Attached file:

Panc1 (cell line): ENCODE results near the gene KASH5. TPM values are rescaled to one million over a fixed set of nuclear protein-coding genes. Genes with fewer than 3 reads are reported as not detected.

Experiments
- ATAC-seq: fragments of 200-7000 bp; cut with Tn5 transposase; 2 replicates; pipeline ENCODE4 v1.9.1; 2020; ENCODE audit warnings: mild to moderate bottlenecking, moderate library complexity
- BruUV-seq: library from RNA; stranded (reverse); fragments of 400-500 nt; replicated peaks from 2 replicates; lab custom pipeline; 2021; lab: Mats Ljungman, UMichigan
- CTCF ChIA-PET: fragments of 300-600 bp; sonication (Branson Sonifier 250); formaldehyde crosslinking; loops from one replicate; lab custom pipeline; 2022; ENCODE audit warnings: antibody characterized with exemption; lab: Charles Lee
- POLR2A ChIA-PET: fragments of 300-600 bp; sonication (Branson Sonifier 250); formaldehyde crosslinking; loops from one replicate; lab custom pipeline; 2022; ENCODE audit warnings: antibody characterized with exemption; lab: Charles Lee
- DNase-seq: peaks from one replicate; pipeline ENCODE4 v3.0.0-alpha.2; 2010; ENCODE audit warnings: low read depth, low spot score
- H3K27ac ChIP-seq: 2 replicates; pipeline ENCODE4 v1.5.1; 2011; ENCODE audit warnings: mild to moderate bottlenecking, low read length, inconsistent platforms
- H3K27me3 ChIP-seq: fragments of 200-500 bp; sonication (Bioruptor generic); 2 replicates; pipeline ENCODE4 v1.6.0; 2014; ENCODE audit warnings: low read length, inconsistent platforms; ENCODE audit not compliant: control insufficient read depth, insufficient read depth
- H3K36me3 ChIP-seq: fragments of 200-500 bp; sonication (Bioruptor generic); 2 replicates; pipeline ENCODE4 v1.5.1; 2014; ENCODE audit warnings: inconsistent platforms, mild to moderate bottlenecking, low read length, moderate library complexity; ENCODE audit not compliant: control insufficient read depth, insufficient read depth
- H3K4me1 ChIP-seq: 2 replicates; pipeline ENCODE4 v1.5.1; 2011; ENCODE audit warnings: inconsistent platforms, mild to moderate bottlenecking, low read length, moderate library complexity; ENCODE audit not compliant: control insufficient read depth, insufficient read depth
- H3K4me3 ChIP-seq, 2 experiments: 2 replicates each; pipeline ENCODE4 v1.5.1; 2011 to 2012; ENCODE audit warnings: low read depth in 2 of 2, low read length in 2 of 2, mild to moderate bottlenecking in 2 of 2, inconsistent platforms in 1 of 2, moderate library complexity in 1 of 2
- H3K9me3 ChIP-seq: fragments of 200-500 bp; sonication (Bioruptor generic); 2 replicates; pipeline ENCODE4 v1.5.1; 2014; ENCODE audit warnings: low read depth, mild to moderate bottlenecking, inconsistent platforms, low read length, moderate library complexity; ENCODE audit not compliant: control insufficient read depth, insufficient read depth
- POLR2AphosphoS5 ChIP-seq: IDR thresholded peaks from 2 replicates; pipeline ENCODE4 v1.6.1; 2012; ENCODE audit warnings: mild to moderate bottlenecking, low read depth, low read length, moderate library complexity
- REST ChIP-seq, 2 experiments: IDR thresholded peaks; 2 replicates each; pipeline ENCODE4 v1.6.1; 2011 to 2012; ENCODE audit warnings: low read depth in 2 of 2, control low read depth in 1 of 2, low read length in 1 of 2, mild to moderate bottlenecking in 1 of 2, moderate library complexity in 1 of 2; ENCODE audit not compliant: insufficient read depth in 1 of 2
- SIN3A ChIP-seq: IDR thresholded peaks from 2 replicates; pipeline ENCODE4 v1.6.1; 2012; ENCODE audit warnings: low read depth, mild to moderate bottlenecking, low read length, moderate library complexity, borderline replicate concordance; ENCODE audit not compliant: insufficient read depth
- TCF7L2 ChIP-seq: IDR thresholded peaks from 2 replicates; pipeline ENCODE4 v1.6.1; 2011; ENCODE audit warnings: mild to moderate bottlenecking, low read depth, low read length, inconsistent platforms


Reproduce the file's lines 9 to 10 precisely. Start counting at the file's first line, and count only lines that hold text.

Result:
- H3K27me3 ChIP-seq: fragments of 200-500 bp; sonication (Bioruptor generic); 2 replicates; pipeline ENCODE4 v1.6.0; 2014; ENCODE audit warnings: low read length, inconsistent platforms; ENCODE audit not compliant: control insufficient read depth, insufficient read depth
- H3K36me3 ChIP-seq: fragments of 200-500 bp; sonication (Bioruptor generic); 2 replicates; pipeline ENCODE4 v1.5.1; 2014; ENCODE audit warnings: inconsistent platforms, mild to moderate bottlenecking, low read length, moderate library complexity; ENCODE audit not compliant: control insufficient read depth, insufficient read depth